Jewish New York was in the midst of a flowering of theater, poetry, and the mighty Yiddish press. Columnists debated the merits of the city’s swelling ranks of celebrity cantors, who enjoyed renown outside the temple as cultural heroes, and when Rosenblatt arrived In New York he was received like a long-awaited heavyweight. (You can watch Reb Yossele and a gallery of his most daunting rivals in their mind-boggling primes on Great Cantors of the Golden Age, a fascinating new DVD.) He settled in Harlem, home to many of the city’s prominent Jews, not far from the Hungarian congregation Ohab Zedek, whose members had lured him with the unheard-of salary of $2,400. Including tips, his annual take exceeded $5,000, making him the world’s highest-paid Jewish cleric. Taubele loathed New York, with its gutter speech and lack of manners, but Rosenblatt loved its wide-open possibilities. He became a United States citizen at the earliest opportunity and named his first American-born child Ralph. His showmanship was never curtailed again, and when he officiated at Ohab Zedek, the congregation often burst into applause mid-service, in blatant violation of orthodox tradition. Nothing if not industrious, Rosenblatt embarked on a vastly productive recording career, signing a contract with the Victor Talking Machine Company and later doing dozens of sessions for Okeh, Columbia, and RCA, a practice that proved all the more remunerative because most of the compositions were his own. More controversial among the faithful were his unprecedented appearances at Carnegie Hall and on other concert stages with a repertoire that eventually included folk songs and romantic arias sung in a half-dozen languages.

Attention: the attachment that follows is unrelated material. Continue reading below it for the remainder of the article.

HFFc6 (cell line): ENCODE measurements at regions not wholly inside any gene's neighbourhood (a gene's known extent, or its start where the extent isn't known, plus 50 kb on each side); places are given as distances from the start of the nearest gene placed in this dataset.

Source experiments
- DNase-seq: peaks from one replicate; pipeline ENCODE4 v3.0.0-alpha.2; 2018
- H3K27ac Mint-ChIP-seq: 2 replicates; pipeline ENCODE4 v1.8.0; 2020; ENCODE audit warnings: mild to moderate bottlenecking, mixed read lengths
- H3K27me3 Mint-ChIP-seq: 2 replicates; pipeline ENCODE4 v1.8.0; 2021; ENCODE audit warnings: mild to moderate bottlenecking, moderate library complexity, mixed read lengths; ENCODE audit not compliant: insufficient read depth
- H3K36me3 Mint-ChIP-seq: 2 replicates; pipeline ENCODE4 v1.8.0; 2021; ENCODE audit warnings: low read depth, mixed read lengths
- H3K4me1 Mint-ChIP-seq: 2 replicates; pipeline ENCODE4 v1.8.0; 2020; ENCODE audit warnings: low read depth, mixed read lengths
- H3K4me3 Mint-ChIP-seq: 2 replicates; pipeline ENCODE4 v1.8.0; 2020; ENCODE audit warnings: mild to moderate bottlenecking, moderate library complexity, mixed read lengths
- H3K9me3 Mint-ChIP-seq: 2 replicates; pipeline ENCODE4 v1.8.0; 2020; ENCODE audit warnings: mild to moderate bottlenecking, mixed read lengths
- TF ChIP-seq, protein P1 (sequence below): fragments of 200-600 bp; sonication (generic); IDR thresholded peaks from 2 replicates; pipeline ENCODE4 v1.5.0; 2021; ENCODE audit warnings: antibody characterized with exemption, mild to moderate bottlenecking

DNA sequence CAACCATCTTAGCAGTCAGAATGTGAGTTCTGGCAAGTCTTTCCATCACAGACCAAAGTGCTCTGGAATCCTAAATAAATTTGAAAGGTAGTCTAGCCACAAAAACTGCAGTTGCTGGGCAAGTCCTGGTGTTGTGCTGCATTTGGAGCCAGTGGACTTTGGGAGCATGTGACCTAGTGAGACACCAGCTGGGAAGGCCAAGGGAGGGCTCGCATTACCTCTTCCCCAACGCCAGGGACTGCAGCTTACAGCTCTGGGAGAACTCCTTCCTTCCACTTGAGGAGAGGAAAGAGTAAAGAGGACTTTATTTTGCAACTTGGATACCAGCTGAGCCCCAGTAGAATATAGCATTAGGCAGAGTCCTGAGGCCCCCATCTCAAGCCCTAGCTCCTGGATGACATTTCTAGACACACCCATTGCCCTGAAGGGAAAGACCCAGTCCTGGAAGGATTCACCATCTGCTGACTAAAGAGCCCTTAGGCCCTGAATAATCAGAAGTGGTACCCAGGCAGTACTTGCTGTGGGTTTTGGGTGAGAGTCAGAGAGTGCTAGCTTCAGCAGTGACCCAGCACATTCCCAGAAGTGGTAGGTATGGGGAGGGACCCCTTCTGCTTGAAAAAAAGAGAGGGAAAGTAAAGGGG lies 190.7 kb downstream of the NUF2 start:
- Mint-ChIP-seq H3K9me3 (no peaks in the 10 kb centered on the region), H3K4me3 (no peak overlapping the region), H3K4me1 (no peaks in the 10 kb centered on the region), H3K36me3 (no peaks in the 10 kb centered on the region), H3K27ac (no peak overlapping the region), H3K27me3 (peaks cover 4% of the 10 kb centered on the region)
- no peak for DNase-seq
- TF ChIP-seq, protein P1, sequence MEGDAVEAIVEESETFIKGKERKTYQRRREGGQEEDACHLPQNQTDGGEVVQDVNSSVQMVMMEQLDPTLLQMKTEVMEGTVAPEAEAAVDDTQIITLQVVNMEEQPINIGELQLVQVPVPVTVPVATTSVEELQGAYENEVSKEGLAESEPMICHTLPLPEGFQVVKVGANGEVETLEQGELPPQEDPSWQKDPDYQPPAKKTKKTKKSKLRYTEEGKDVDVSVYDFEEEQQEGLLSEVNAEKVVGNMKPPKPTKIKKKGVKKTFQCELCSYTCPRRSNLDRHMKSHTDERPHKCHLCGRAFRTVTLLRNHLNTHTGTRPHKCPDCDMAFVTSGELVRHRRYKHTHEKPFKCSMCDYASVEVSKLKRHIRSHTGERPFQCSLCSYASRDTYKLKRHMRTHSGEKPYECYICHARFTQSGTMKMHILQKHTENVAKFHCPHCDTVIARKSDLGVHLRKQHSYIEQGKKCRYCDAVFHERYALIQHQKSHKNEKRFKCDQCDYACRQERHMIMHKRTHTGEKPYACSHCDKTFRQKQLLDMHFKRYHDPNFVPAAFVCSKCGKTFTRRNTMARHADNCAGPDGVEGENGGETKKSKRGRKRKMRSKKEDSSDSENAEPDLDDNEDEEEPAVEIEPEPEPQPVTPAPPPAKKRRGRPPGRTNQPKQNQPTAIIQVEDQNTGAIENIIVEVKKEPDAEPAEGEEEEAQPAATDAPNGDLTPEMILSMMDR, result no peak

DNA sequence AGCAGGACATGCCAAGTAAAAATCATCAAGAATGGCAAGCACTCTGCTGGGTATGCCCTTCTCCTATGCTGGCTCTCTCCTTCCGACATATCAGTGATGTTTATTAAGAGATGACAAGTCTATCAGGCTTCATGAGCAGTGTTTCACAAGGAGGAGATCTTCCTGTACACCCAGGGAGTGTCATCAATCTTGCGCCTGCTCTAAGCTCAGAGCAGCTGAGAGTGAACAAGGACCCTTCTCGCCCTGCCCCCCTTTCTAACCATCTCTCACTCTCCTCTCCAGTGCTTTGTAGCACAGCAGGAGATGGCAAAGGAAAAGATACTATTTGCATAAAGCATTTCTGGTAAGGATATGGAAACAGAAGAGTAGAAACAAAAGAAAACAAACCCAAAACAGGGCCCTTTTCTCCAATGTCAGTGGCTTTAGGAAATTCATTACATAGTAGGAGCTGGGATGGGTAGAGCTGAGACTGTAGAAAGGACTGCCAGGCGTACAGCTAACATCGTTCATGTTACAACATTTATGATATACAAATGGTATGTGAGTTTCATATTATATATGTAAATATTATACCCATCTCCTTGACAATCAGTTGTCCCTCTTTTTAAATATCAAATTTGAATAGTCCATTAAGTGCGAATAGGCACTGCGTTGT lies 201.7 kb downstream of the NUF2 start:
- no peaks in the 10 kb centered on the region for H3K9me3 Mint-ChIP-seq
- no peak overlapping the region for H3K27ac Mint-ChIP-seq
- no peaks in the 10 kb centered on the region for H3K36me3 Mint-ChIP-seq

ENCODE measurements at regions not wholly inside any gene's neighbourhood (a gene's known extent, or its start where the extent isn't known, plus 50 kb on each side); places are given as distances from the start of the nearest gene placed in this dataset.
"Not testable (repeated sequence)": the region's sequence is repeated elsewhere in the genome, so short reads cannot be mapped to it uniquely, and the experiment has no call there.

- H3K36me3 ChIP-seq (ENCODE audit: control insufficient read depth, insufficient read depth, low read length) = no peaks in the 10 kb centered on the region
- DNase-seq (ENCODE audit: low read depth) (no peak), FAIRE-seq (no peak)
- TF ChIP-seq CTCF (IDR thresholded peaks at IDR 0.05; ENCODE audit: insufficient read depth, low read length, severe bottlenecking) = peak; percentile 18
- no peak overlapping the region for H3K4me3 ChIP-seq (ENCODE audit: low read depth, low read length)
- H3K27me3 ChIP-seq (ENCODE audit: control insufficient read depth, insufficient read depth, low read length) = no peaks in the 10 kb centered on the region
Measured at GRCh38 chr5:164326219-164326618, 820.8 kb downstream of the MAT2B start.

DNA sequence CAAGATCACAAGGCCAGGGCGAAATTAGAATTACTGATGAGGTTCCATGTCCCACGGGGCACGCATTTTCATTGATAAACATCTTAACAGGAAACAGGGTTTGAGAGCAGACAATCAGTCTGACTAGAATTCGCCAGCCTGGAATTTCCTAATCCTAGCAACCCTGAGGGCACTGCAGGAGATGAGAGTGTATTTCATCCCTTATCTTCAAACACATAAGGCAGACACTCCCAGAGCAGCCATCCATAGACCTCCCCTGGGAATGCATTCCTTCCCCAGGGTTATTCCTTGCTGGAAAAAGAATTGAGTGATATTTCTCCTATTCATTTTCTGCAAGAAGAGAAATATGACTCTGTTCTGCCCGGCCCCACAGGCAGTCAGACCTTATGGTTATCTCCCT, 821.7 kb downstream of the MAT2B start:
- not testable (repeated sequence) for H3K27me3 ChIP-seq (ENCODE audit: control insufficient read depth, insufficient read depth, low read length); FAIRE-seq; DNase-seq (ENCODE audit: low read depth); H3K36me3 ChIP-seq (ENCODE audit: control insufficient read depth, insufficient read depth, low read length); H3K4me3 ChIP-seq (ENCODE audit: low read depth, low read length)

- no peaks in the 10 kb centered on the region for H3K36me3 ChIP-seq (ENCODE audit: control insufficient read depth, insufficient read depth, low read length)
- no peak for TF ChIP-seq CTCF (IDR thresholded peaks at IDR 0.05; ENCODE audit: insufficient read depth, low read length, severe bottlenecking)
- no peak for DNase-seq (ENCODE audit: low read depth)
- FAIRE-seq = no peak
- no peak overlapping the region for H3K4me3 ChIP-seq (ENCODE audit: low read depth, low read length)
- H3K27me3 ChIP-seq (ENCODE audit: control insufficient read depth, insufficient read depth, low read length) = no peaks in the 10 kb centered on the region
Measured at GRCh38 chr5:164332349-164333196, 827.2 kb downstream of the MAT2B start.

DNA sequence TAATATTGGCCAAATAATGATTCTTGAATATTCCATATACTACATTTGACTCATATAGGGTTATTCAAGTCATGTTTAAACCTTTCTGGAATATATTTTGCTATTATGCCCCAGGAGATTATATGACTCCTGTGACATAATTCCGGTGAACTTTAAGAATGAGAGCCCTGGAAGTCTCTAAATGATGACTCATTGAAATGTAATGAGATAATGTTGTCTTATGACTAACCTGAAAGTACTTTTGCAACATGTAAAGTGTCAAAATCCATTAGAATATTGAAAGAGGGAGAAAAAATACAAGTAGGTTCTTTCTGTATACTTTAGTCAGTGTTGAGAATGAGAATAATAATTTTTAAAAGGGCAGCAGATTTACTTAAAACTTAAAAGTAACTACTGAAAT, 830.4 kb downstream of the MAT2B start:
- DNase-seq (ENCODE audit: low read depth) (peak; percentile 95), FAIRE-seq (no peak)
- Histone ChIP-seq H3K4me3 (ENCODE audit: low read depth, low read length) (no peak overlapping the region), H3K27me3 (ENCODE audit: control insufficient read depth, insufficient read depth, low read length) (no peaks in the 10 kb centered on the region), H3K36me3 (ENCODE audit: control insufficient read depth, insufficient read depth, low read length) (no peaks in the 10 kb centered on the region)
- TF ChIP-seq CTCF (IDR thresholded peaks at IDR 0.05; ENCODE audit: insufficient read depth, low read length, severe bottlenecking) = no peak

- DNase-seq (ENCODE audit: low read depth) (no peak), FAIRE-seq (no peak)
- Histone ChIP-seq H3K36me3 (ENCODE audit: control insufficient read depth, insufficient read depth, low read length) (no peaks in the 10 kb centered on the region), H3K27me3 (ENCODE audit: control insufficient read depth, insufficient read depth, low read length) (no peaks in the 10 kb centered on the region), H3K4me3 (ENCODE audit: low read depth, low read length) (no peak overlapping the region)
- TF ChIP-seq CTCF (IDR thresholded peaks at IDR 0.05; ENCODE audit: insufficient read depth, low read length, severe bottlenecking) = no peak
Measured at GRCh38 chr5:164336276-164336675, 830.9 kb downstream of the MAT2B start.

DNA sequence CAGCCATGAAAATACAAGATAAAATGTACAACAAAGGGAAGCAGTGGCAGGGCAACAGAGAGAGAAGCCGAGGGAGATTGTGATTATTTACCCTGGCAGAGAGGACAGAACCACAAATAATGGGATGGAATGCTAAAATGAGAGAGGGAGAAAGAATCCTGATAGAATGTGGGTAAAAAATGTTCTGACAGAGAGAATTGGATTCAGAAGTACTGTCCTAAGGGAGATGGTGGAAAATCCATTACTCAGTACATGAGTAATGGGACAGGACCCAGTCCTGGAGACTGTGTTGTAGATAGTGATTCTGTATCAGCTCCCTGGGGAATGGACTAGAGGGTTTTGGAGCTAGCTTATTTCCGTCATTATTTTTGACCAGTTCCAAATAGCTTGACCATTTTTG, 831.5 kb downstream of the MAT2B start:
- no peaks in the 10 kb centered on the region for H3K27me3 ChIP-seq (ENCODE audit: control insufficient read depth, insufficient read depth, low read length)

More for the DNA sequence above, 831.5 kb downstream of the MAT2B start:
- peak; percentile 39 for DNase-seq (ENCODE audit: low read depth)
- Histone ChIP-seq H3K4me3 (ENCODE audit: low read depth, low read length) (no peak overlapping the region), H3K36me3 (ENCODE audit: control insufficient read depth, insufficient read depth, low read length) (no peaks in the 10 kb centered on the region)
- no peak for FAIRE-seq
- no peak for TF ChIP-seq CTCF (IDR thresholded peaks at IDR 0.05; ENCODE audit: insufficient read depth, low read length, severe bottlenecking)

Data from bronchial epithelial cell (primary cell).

During his two decades in America, Rosenblatt’s negotiation of the sometimes porous line between the religious and the worldly was followed with minute interest in the Yiddish dailies. He made headlines around the world in 1918 by turning down an opportunity to appear in the Chicago Opera’s production of Halevy’s La Juive opposite the Odessa-born soprano Rosa Raisa, an offer that came with a guarantee of $1,000 per night (the offer was later doubled), kosher meals, and Saturdays off. “I have certainly no desire to obtain glory for myself, Rosenblatt told a reporter, “at the hands of aristocratic non-Jews who might come to the opera to see for themselves how a Jew forsakes his God and forswears his religion and his people on account of money. Years later, when Warner Brothers executives arrived at his door promising a hundred thousand dollars to play the role of Al Jolson’s father in The Jazz Singer, Hollywood’s first talkie, Rosenblatt said no again, though he later appeared in the film as himself in a brief recital. He was less adamant about ventures that didn’t involve makeup and acting. In addition to commanding astonishing fees for officiating on high holidays–he received $25,000 for chanting the midnight Selichos with a choir of 35 in front of 3,000 Jews at Chicago’s Wigwam–his appetite for performing outside the temple was both voracious and catholic. He sang on the steps of The New York Public Library to help hawk war bonds, pitched in for Irish Easter Relief, entertained at Sing Sing prison, and lent his voice to a benefit for striking tailors at Madison Square Garden.